Emissions violations prompt investigation in New Mexico

More possible methane emission violations in New Mexico’s oil and gas operations are being investigated by the state’s Environment Department.

Department investigators say they had received video footage collected by the public using forward-looking infrared or FLIR cameras to document the methane and other air contaminants, according to a report by the New Mexico Political Report.

Based on the video, NMED issued a statement saying it believes there are “potential violations of existing state permits or regulations.”

NMED is sending written notices to oil and gas operators about the emissions. Oil and gas producers will have 14 days to correct the issues. If those issues are not corrected within that time frame, NMED said it may launch an investigation or initiate civil enforcement of the violations, which could include assessing monetary penalties to producers who are in violation.

The FLIR footage has been uploaded to the state’s online interactive methane map. The map also contains FLIR footage documenting “significant emissions” collected during two recent flyover compliance inspections conducted by NMED and the EPA.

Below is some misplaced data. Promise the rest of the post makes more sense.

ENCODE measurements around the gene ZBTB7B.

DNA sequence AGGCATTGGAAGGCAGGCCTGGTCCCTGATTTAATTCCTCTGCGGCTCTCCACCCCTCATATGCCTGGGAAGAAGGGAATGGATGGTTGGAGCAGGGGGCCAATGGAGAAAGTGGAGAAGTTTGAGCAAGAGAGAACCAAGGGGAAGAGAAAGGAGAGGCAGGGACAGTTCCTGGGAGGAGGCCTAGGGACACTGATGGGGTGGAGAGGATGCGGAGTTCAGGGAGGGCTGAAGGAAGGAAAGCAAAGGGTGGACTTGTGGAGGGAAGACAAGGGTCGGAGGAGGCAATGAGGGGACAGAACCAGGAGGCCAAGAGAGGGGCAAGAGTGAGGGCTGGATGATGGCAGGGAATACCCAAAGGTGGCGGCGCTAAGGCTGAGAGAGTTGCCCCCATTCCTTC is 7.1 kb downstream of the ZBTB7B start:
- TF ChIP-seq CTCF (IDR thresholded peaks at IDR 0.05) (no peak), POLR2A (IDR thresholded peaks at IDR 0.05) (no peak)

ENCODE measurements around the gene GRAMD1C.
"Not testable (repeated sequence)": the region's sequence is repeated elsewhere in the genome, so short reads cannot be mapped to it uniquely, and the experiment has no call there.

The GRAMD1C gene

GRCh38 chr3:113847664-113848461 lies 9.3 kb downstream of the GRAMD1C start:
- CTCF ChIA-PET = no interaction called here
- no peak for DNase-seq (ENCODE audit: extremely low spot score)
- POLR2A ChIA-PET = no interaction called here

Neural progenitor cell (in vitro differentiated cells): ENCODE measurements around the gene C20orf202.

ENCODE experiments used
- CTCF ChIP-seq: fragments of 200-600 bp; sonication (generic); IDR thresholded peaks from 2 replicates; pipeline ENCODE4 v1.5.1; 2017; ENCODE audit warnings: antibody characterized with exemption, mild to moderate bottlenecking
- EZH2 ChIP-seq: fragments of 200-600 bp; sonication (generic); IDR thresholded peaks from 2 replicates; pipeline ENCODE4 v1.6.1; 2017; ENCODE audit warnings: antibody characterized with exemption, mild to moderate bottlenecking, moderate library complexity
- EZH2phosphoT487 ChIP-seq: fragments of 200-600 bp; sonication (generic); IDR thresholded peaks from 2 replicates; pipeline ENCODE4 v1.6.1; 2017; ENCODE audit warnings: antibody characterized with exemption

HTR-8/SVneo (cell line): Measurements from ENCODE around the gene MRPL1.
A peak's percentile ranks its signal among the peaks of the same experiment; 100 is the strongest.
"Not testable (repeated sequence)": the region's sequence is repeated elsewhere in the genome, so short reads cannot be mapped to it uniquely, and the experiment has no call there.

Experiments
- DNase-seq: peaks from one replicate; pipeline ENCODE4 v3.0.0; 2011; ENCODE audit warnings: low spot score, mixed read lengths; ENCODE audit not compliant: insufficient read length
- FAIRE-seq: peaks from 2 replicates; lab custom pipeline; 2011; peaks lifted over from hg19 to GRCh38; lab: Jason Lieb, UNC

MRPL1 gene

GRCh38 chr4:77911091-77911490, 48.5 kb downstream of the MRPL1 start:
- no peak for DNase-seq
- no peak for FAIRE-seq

Emissions captured by Earthworks using a forward-looking infrared camera. Source: Earthworks

During two flyover compliance inspections in September and October 2019, officials identified and documented emissions leaks from flares, tanks and other types of oil and gas equipment. Officials found 111 of over 5,300 storage tanks were emitting methane and other pollutants, and 13 of the 530 flares observed were unlit and emitting methane.

NMED said the department is now reviewing that footage to determine if any violations had taken place.

“The Department is addressing oil and natural gas emissions through innovative compliance assurance measures today as we invest in methane regulations for tomorrow,” said NMED Cabinet Secretary James Kenney in a statement. “The emissions documented in many of these videos are unacceptable to this Department and pose significant health and safety risks to New Mexico communities and employees of these companies.”

 

Source: New Mexico Political Report

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